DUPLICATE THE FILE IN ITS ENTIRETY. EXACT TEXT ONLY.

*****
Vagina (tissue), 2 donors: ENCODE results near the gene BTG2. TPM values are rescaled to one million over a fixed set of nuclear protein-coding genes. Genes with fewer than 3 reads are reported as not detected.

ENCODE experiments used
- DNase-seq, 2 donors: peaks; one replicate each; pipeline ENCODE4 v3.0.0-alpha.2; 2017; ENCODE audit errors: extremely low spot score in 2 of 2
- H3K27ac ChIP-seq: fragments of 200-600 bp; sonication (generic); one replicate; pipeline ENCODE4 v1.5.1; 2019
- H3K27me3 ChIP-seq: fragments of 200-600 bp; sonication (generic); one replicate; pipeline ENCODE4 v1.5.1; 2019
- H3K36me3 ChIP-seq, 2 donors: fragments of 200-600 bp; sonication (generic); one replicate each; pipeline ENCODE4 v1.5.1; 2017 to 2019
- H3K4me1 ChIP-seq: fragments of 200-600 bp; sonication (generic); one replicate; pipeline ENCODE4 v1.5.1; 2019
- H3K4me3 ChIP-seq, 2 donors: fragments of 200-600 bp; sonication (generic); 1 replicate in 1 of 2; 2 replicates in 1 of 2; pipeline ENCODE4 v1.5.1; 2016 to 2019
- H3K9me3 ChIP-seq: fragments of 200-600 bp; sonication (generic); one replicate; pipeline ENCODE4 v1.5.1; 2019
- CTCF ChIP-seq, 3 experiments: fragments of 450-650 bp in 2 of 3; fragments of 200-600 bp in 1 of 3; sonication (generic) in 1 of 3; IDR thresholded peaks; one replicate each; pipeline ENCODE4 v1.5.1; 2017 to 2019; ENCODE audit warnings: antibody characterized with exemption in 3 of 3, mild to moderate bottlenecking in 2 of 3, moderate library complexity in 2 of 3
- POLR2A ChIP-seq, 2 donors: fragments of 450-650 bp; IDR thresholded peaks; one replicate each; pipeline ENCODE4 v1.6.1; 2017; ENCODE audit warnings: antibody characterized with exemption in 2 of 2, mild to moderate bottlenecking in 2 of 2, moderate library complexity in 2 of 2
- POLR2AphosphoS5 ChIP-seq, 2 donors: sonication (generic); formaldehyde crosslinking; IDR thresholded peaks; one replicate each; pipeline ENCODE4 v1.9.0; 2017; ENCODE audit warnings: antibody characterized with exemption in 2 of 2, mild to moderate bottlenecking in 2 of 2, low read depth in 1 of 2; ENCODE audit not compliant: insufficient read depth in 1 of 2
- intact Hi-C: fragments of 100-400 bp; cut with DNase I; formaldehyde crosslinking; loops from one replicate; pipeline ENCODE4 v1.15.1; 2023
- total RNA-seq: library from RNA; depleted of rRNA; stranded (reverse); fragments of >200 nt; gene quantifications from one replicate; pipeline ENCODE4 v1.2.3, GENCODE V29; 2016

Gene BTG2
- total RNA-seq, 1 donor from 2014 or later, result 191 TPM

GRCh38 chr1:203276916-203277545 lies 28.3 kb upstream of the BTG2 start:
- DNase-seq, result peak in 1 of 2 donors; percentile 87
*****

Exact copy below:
Vagina (tissue), 2 donors: ENCODE results near the gene BTG2. TPM values are rescaled to one million over a fixed set of nuclear protein-coding genes. Genes with fewer than 3 reads are reported as not detected.

ENCODE experiments used
- DNase-seq, 2 donors: peaks; one replicate each; pipeline ENCODE4 v3.0.0-alpha.2; 2017; ENCODE audit errors: extremely low spot score in 2 of 2
- H3K27ac ChIP-seq: fragments of 200-600 bp; sonication (generic); one replicate; pipeline ENCODE4 v1.5.1; 2019
- H3K27me3 ChIP-seq: fragments of 200-600 bp; sonication (generic); one replicate; pipeline ENCODE4 v1.5.1; 2019
- H3K36me3 ChIP-seq, 2 donors: fragments of 200-600 bp; sonication (generic); one replicate each; pipeline ENCODE4 v1.5.1; 2017 to 2019
- H3K4me1 ChIP-seq: fragments of 200-600 bp; sonication (generic); one replicate; pipeline ENCODE4 v1.5.1; 2019
- H3K4me3 ChIP-seq, 2 donors: fragments of 200-600 bp; sonication (generic); 1 replicate in 1 of 2; 2 replicates in 1 of 2; pipeline ENCODE4 v1.5.1; 2016 to 2019
- H3K9me3 ChIP-seq: fragments of 200-600 bp; sonication (generic); one replicate; pipeline ENCODE4 v1.5.1; 2019
- CTCF ChIP-seq, 3 experiments: fragments of 450-650 bp in 2 of 3; fragments of 200-600 bp in 1 of 3; sonication (generic) in 1 of 3; IDR thresholded peaks; one replicate each; pipeline ENCODE4 v1.5.1; 2017 to 2019; ENCODE audit warnings: antibody characterized with exemption in 3 of 3, mild to moderate bottlenecking in 2 of 3, moderate library complexity in 2 of 3
- POLR2A ChIP-seq, 2 donors: fragments of 450-650 bp; IDR thresholded peaks; one replicate each; pipeline ENCODE4 v1.6.1; 2017; ENCODE audit warnings: antibody characterized with exemption in 2 of 2, mild to moderate bottlenecking in 2 of 2, moderate library complexity in 2 of 2
- POLR2AphosphoS5 ChIP-seq, 2 donors: sonication (generic); formaldehyde crosslinking; IDR thresholded peaks; one replicate each; pipeline ENCODE4 v1.9.0; 2017; ENCODE audit warnings: antibody characterized with exemption in 2 of 2, mild to moderate bottlenecking in 2 of 2, low read depth in 1 of 2; ENCODE audit not compliant: insufficient read depth in 1 of 2
- intact Hi-C: fragments of 100-400 bp; cut with DNase I; formaldehyde crosslinking; loops from one replicate; pipeline ENCODE4 v1.15.1; 2023
- total RNA-seq: library from RNA; depleted of rRNA; stranded (reverse); fragments of >200 nt; gene quantifications from one replicate; pipeline ENCODE4 v1.2.3, GENCODE V29; 2016

Gene BTG2
- total RNA-seq, 1 donor from 2014 or later, result 191 TPM

GRCh38 chr1:203276916-203277545 lies 28.3 kb upstream of the BTG2 start:
- DNase-seq, result peak in 1 of 2 donors; percentile 87